The present work regards the development of a methodology for the study of atmospheric particulate matter (PM) which is alternative to instrumental measurements. The methodology developed exploits the surfaces already present in the field as samplers of PM. In particular, conifer needles and building facades are employed to investigate different temporal ranges: conifer needles potentially retain particles circulating in the atmosphere from the recent past up to now, while building facades could retain particles from an older period up to know. The field of application of the approach developed are the situations in which a wide territory must be monitored, eventually including remote locations, or information on past pollution scenario must be reconstructed in the absence of monitoring stations. For instance, the evaluation of the improved efficiency of off-gas abatement systems of industrial plants is a typical case of application. These pollution sources affect large areas and might have been active before regulation on air quality required constant monitoring of their emissions. Typically in such a case the methodology could assist in evaluating how large was in the past and it is nowadays the area of impact of the plant. In general, such an approach could be valuable whenever relying on instrumental measurements is cost and time consuming in terms of installing a large network of monitoring stations to study the dispersion of pollutants from a single or few sources. To have a detailed description of the spatial distribution of pollutant particles, they are studied individually with subsequent higher magnification. Where no traces of a source are detected by scanning electron microscopy coupled with energy dispersive x-ray spectroscopy (SEM-EDXS), the samples are analyzed with the higher resolution of transmission electron microscopy coupled with energy dispersive x-ray spectroscopy (TEM-EDXS) and selected area electron diffraction (SAED) in order to make sure that no smaller particles, able to travel farther from their source, are present at a certain site. All data provided by electron microscopy analysis of particles collected by conifer needles are placed in the context of elemental concentrations measured by inductively coupled plasma atomic emission spectroscopy (ICP-AES), which is a bulk analytical technique. The same is not possible for the data on single particles present on building facades given the inorganic matrix of the substrate, especially in the case of metal oxide paints, which does not allow the bulk measurement. Both the preparation of the samples for bulk analytical techniques and single particle analysis by electron microscopy were optimized. For method development and evaluation, the analytical protocol was applied to estimate spatial and temporal trends of accumulation of inorganic pollutants that can be related with changes in the emissions of atmospheric pollutants by an electric arc furnace (EAF) steelmaking plant located in a test site. The benefits of combining the single particle and bulk analytical techniques emerged especially for the discrimination of the emissions from different sources.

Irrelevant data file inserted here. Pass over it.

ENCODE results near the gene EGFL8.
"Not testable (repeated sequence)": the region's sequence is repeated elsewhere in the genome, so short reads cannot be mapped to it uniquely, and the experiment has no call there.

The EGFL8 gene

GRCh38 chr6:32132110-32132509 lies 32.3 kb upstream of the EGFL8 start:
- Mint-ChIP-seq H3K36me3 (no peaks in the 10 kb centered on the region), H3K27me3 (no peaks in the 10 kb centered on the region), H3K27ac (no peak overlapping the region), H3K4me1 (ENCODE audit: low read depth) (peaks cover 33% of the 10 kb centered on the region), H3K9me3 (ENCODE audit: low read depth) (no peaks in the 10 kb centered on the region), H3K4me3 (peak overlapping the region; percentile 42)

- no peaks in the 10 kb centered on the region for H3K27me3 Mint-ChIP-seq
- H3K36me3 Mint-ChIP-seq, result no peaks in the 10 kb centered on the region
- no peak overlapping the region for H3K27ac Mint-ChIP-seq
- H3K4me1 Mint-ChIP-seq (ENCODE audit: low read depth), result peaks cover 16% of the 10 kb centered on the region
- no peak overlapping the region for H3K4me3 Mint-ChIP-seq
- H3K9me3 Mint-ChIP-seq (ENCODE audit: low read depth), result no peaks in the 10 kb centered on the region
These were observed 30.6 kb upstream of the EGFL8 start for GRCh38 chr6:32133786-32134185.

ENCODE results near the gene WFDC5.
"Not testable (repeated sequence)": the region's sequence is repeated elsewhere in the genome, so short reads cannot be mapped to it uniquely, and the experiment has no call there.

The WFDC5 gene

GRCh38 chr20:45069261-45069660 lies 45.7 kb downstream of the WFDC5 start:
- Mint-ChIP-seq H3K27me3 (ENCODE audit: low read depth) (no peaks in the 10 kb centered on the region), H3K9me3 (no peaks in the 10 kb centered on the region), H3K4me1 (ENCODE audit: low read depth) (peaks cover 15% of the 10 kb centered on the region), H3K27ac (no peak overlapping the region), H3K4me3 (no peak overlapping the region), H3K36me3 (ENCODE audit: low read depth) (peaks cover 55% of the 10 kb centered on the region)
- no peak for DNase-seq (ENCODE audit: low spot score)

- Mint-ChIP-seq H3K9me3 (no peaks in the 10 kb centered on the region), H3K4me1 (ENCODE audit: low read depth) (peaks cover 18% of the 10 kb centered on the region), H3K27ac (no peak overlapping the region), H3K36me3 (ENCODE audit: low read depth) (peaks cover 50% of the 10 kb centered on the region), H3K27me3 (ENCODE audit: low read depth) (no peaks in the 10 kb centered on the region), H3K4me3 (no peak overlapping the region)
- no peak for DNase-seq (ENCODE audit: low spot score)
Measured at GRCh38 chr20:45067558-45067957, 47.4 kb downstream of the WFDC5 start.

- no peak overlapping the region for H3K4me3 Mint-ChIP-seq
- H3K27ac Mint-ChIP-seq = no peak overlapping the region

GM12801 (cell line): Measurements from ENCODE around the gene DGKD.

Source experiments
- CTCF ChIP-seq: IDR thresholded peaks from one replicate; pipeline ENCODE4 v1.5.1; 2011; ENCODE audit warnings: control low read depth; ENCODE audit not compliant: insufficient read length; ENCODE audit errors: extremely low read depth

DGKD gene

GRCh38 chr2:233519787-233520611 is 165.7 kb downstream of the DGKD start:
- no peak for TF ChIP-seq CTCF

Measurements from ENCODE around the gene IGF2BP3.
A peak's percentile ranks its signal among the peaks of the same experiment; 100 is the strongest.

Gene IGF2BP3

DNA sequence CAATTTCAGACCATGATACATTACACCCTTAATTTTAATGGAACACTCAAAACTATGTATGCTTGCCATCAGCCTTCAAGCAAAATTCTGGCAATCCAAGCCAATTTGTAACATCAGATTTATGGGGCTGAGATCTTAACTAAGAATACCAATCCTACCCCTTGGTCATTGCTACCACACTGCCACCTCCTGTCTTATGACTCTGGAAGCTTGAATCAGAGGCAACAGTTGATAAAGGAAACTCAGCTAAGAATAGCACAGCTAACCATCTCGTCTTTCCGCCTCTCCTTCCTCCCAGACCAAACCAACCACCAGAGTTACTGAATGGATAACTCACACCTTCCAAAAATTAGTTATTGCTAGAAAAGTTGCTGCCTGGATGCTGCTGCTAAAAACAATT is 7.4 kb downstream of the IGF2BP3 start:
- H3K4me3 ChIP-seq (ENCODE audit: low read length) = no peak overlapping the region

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|Titolo:||Micro-analytical methodologies for the characterization of airborne inorganic pollutants collected on unconventional substrates|
|Luogo di edizione:||Trento|
|Casa editrice:||Università degli Studi di Trento|
|Anno di pubblicazione:||2014|
|Appare nelle tipologie:||07.2 Altre pubblicazioni (Other types of publications)|